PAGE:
A new report by the American Cancer Society is warning women of a link between high levels of residential radon and the risk of blood cancers, such as leukemia and lymphoma. This is the first population-based study to link the two, and comes from the same 19-year study group that found the link between smoking and cancer.
Dr. Lesley Coleman, Medical Officer for the ACS Eastern Region, said the most interesting finding of the study is the higher risk of blood cancer found for women compared to men.
"People who were retired or indicted 'homemaker' as their occupation had a much higher relationship between the residential radon risk and the development of hematologic cancer," said Coleman. "It may be that women who spent more time at home had a higher risk of exposure than men, who aren't home as much."
For most people, radon is more often a risk in the home than at jobsites. Radon is already linked to lung cancer.
Coleman said the other reason for the difference in risk between women and men could be because men generally have a higher risk of contracting blood cancers to start with, so any higher risk may not be as obvious than for women.
Coleman said the results are reliable due to the large size of the study.
"This is the largest, long-term, follow-up cancer-related study in the world," she said. "This study has to do with people who registered and recorded their baseline information between 1982 to 1992 and were followed for 19 years. So it's many, many people followed for many, many years."
The study found more than 3,000 blood cancers among more than 140,000 participants - which translates to a 63 percent higher risk for those women living in high areas of radon concentration, compared to women in areas of low or medium radon concentrations.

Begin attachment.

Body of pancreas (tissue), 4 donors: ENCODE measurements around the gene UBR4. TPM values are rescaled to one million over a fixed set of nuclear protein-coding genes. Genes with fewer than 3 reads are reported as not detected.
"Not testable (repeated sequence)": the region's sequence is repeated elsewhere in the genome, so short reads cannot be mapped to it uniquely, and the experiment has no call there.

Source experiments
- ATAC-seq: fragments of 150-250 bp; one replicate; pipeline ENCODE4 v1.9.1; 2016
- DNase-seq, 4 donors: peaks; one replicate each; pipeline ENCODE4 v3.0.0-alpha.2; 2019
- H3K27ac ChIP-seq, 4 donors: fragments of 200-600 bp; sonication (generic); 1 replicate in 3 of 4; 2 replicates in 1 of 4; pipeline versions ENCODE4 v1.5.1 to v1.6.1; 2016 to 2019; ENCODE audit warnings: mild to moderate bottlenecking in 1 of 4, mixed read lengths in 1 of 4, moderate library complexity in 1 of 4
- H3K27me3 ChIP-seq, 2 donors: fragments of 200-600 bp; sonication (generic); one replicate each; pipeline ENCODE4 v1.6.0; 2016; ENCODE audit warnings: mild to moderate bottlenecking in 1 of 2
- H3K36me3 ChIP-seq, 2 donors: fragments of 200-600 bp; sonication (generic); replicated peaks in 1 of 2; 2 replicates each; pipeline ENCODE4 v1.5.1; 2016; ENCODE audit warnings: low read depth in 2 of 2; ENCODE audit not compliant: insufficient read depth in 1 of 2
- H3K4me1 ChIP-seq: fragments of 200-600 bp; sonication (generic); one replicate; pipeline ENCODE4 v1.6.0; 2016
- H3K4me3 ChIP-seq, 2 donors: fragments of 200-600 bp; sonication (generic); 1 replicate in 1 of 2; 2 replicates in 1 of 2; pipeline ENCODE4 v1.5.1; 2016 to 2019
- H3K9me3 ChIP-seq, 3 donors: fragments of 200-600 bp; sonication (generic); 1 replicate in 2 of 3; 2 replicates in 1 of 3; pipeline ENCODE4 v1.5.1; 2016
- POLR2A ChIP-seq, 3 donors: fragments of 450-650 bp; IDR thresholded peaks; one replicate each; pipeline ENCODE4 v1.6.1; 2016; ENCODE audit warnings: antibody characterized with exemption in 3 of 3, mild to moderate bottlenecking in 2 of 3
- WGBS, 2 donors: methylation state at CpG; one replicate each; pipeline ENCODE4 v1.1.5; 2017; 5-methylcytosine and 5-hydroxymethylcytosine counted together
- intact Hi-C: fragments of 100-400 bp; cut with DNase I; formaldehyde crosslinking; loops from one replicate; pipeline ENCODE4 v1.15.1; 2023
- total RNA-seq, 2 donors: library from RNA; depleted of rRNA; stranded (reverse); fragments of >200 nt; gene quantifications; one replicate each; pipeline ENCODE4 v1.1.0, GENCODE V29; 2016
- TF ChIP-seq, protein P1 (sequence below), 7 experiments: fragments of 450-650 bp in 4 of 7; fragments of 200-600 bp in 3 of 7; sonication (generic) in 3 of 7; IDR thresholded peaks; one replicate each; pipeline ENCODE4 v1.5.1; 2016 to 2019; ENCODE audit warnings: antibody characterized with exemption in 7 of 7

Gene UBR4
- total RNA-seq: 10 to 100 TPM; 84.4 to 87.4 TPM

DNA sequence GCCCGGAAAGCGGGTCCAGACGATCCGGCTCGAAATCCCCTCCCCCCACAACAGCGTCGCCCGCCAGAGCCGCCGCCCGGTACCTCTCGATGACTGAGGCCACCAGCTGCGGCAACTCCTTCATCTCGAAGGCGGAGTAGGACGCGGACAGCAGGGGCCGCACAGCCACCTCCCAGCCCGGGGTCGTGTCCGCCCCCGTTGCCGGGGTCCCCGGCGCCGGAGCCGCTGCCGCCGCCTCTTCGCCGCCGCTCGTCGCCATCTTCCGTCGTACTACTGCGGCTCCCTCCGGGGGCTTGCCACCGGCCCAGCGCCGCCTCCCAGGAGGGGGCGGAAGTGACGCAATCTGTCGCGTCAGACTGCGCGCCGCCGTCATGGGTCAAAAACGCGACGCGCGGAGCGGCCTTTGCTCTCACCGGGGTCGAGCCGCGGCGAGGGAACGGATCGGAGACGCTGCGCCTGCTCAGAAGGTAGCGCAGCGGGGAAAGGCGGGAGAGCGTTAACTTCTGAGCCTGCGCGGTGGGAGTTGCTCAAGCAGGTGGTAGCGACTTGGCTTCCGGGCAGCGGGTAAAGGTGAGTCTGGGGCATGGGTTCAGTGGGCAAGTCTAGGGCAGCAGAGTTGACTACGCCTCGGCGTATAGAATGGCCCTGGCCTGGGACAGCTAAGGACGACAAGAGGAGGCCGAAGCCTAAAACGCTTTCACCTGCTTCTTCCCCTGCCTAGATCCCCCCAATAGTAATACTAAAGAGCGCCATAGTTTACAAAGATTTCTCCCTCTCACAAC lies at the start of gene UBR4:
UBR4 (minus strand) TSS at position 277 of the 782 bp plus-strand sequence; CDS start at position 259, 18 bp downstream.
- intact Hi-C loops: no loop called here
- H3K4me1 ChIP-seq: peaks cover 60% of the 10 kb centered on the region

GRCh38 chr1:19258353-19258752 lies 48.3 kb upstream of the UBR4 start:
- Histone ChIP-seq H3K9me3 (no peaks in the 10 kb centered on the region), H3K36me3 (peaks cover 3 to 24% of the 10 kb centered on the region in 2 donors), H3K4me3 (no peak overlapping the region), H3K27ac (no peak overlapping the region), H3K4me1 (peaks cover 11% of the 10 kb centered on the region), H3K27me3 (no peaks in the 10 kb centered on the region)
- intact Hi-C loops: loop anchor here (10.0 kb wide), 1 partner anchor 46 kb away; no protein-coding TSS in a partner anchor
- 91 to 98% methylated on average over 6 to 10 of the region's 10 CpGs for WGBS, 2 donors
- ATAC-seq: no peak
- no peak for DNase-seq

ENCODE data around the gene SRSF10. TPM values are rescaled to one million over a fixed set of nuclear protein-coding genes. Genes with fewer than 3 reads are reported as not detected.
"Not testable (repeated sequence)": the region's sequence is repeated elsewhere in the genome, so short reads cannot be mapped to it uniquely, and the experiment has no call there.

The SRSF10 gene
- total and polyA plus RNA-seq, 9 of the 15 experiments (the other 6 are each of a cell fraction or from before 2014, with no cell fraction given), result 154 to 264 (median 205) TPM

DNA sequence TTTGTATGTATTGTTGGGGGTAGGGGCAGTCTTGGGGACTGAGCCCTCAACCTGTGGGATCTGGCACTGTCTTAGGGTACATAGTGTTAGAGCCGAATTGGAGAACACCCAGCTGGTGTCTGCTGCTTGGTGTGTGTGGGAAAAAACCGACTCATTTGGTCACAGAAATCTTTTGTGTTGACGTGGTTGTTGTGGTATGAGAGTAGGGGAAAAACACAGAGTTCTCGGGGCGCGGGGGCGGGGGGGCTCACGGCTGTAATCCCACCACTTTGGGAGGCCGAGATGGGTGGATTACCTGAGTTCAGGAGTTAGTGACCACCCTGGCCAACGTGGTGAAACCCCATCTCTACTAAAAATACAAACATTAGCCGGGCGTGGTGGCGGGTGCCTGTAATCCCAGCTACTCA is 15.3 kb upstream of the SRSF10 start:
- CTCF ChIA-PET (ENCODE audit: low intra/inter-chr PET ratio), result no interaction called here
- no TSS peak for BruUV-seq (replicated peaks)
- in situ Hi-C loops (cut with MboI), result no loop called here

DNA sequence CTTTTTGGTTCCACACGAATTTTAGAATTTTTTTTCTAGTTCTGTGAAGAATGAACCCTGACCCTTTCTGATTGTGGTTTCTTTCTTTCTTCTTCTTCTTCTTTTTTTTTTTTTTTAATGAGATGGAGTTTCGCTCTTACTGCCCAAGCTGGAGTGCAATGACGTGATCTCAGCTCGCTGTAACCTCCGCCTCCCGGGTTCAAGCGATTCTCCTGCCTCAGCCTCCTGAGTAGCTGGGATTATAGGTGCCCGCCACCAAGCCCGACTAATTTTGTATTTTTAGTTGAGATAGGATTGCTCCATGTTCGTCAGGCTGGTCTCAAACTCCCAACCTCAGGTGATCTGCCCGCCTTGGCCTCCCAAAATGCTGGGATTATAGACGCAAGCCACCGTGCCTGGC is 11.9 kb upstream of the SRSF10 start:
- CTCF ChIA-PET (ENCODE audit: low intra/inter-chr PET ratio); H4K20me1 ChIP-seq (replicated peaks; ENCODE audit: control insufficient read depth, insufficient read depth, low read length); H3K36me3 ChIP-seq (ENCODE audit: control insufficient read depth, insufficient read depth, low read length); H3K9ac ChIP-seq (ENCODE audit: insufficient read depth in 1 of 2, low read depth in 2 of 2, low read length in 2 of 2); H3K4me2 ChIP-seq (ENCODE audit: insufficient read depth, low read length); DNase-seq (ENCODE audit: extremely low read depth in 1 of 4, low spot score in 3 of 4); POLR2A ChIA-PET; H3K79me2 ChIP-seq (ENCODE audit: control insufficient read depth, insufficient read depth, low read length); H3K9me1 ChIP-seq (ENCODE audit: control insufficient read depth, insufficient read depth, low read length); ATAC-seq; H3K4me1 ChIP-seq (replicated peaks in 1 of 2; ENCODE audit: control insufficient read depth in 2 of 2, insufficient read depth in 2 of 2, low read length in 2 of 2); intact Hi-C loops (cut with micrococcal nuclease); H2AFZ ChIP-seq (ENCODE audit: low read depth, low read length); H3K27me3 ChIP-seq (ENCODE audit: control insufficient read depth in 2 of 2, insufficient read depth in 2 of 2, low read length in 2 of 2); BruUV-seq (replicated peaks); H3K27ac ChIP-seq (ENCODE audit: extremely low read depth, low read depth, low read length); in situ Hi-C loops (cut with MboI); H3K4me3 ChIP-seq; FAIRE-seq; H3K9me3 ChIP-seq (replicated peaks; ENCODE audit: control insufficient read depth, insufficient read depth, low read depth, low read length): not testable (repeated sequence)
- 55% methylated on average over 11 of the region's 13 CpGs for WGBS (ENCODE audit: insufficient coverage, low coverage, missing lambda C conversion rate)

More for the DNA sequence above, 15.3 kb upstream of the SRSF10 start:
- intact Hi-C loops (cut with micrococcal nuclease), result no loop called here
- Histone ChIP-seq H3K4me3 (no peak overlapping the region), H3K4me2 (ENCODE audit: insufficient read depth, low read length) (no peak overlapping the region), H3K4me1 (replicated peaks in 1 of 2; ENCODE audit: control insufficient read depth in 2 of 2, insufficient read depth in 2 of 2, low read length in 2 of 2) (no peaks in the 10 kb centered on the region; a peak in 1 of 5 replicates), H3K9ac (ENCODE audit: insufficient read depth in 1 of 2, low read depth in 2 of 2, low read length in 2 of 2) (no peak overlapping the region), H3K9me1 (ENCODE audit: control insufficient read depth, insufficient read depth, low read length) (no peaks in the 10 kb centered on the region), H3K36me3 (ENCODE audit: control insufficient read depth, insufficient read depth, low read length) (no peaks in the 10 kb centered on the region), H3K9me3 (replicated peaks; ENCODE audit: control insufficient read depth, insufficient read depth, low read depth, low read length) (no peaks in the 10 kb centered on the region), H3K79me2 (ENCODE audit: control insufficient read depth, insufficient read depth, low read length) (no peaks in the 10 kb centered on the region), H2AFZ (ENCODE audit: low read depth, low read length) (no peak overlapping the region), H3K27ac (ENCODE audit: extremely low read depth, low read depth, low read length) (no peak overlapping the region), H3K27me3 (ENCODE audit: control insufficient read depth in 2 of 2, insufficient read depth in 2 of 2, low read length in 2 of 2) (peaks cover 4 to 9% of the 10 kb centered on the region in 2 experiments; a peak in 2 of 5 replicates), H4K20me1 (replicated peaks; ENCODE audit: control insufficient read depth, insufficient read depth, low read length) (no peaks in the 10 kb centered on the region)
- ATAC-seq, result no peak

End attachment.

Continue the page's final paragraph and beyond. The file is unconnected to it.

Dr. Kirsten Moysich, Distinguished Professor of Oncology at Roswell Park Cancer Institute, said the results are most impactful for people living in areas with high concentrations of radon, such as Pennsylvania, Minnesota, and Iowa. She said in areas with medium concentrations of radon, the study found women had a 40 percent higher risk of blood cancers.
Both Moysich and Coleman agree Western New York is an area with low-to-medium concentrations of radon.
"The important takeaway from this study is that hematological cancers are very rare, and even a 60 percent increase in risk - that sounds dramatic, but it's a relative risk," she said. "When you translate that to actual, absolute risk, that would be very, very small."
In the overall population, Moysich said, a person's chance of getting a blood cancer is 2 percent over a lifetime.
Even so, she said, radon is radiation and radiation is a carcinogen, so radon levels should be monitored by professionals.
Coleman said New York has mapped its radon levels, but many states have not. She hoped the results will prompt all states to make finding out their radon levels a priority.